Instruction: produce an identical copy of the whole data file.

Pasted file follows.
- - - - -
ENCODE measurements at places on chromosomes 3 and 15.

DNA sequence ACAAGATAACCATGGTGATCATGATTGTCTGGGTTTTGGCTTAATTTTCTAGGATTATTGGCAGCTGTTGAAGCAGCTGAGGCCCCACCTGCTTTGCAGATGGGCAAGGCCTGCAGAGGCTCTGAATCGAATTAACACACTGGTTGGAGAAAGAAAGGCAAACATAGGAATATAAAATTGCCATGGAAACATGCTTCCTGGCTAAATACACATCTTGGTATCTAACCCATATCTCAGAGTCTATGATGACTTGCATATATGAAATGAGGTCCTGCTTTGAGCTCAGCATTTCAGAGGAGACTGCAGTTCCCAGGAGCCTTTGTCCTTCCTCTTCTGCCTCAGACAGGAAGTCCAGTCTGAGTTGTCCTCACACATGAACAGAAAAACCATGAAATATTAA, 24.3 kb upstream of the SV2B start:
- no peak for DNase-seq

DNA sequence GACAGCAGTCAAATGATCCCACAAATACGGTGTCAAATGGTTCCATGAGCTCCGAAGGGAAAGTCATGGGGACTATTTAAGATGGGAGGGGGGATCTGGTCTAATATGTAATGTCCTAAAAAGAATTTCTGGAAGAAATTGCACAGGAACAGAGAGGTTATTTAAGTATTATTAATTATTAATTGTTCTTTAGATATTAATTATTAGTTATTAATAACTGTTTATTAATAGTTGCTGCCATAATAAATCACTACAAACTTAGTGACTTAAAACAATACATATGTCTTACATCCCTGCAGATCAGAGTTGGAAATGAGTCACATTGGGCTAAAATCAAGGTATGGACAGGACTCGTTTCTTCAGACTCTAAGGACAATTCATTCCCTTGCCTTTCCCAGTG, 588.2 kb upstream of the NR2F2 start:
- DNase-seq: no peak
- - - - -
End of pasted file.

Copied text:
ENCODE measurements at places on chromosomes 3 and 15.

DNA sequence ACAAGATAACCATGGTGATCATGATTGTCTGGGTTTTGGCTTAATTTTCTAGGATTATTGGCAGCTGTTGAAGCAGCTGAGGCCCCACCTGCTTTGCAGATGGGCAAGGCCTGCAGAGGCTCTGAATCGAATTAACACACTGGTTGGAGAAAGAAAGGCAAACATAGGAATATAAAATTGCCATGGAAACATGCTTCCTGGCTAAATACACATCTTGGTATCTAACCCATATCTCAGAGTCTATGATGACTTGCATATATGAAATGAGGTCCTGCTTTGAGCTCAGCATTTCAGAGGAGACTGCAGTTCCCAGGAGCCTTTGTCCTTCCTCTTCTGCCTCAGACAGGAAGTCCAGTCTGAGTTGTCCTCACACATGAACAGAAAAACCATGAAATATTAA, 24.3 kb upstream of the SV2B start:
- no peak for DNase-seq

DNA sequence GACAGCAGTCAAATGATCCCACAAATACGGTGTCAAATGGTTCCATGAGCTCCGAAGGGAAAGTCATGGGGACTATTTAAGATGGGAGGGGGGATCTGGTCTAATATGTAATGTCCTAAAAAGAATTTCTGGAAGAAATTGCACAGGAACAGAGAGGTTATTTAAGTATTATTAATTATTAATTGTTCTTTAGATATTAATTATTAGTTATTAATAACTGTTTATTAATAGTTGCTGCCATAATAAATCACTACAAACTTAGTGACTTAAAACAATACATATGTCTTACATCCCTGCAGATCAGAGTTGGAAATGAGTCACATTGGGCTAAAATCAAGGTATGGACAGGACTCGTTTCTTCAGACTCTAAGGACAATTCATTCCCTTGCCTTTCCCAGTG, 588.2 kb upstream of the NR2F2 start:
- DNase-seq: no peak